I’ve been trying to understand why I feel indifference and sometimes repugnance for most fantasy literature, whether H.G. Wells, Tolkien, Lovecraft, Rowling, or so-called “magic realism” (Garcia Marquez is insufferable, and not just for his politics). Fantasy feels like a cheat, an evasion, a con game for stunted children. I read to know the world, in particular the human world, even to celebrate it, not to slum in another. Ours feels sufficiently mysterious and wonder-filled, so ghosts, witches, aliens and magic spells come off as kitschy, redundant gimmicks. This builds on what I posted Saturday about V.S. Pritchett, who described “the restless mingling of poetry, sharp realism and wit” in the novels of José Maria de Eça de Queiroz. That trio of literary virtues distils up what I look for in fiction and what I find absent in most fantasy.
In the second volume of his memoirs, Midnight Oil, Pritchett writes, “Life — how curious is that habit that makes us think it is not here, but elsewhere.” On one level he’s describing the bottomless human capacity for dissatisfaction and delusion. On another, Pritchett pinpoints the attraction of fantasy for some – its romance with elsewhere. Again, creation is already baffling, and that’s part of it beauty. Fantasy merely seeks to tart up what is already fantastic.
I’m guided here by my taste, where pleasure leads me, not an ideologically rigid sack of theories. Some writers dabble in fantasy, as they dabble in realism, and I’d be a fool not to love their work: Henry James, Kafka, Borges, Bruno Schulz and Cynthia Ozick come to mind. Likewise, realism is supple enough to contain Balzac and Beckett (the ultimate realist), Sterne and Stead. Clearly, Pritchett shares my proclivity for what James Wood calls “comic realism.” “The Five Towns,” his essay on Arnold Bennett (a much-neglected novelist I admire but don’t over-value), begins like this:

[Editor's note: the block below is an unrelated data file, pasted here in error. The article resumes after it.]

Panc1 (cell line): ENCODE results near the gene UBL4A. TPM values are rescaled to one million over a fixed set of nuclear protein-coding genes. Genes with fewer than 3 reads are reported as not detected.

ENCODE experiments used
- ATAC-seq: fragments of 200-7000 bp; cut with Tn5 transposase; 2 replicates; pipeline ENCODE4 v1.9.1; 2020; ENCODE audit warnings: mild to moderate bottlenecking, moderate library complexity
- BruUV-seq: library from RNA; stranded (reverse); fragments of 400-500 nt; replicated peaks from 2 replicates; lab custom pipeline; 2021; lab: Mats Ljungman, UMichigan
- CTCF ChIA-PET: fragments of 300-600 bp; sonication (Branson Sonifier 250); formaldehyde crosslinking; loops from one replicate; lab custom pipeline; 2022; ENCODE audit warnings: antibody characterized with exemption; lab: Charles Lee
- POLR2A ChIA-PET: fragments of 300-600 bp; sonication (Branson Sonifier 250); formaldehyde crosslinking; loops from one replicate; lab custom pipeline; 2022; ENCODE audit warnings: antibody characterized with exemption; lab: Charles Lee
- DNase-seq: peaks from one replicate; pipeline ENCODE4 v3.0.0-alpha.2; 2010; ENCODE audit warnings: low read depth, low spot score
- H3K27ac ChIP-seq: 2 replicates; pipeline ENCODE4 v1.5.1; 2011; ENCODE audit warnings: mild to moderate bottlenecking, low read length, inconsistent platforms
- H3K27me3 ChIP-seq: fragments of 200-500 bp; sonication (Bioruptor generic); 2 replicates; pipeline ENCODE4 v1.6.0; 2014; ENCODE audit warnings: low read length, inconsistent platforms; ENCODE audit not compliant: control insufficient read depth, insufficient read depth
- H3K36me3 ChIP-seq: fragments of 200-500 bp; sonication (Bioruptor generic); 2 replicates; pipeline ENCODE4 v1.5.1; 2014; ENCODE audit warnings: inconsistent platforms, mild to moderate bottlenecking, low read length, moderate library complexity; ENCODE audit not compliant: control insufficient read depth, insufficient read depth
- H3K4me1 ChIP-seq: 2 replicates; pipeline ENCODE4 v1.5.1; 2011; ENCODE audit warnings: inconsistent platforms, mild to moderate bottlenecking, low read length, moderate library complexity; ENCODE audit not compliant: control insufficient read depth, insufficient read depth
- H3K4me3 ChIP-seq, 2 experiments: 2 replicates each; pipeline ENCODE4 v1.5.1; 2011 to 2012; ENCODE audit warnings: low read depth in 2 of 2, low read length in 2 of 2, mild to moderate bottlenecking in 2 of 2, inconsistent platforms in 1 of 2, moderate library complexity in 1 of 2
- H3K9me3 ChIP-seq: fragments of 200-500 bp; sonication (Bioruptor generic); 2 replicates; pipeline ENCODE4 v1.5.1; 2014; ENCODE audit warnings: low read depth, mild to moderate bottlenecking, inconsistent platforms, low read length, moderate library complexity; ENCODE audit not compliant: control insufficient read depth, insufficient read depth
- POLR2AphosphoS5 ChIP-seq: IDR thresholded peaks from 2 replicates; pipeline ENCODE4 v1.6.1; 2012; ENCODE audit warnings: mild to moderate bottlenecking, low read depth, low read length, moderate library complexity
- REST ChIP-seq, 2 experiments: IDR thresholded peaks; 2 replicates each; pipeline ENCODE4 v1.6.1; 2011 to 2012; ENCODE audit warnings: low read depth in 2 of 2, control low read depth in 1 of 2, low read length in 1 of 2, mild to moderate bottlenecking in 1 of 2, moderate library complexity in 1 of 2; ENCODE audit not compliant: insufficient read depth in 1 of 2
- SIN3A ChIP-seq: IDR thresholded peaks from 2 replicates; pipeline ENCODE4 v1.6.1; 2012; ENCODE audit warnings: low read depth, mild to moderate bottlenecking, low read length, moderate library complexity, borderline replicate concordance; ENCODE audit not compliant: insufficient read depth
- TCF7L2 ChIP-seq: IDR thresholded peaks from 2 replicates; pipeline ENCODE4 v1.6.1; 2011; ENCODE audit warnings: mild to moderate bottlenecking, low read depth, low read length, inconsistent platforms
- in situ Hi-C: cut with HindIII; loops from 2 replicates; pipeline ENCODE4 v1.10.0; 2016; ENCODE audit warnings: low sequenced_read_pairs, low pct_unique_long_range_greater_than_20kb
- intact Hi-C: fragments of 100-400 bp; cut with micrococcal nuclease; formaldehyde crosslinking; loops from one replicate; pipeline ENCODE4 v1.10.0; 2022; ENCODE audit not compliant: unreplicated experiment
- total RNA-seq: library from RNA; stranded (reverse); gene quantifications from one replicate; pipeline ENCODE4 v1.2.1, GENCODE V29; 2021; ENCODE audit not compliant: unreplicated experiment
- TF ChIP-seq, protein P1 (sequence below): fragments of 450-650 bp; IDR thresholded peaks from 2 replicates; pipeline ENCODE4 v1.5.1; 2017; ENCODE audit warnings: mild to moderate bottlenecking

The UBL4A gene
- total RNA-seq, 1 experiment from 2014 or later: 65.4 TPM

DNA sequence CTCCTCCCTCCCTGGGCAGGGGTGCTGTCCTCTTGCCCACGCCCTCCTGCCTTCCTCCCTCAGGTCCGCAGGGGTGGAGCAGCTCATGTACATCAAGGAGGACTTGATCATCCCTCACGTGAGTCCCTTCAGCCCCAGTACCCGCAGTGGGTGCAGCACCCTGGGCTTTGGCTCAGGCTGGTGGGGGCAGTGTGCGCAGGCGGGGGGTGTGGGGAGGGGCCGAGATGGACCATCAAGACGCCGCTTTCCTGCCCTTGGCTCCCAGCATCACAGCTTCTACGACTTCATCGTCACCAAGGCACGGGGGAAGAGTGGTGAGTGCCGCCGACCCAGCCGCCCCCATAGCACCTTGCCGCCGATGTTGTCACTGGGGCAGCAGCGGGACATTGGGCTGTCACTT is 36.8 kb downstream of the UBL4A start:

“It is a long time now since the earth seemed solid under the feet to our novelists, since caprice, prophecy, brains and vividness meant less than the solid substance of time and place.”
This is an exquisitely balanced sentence, one that sets us up to admire what is best in Bennett without making exaggerated claims for his gifts. We and the novel have moved on, to Joyce and beyond. To honor Bennett, to recognize his accomplishments in The Old Wives’ Tale and Riceyman Steps, there’s no need to repudiate the Modernists -- and vice versa. This is from the conclusion of Pritchett’s Bennett essay:
“…the virtues of Bennett lie in his patient and humane consideration of the normal factors of our lives: money, marriage, illness as we have to deal with them. Life, he seems to say, is an occupation which is forced upon us, not a journey we have chosen, nor a plunge we have taken. Such a view may at times depress us, but it may toughen us. Bennett really wrote out of the congenital tiredness of the lower middle class, as [H.G.] Wells wrote out of its gambling spirit and gift for fantasy…”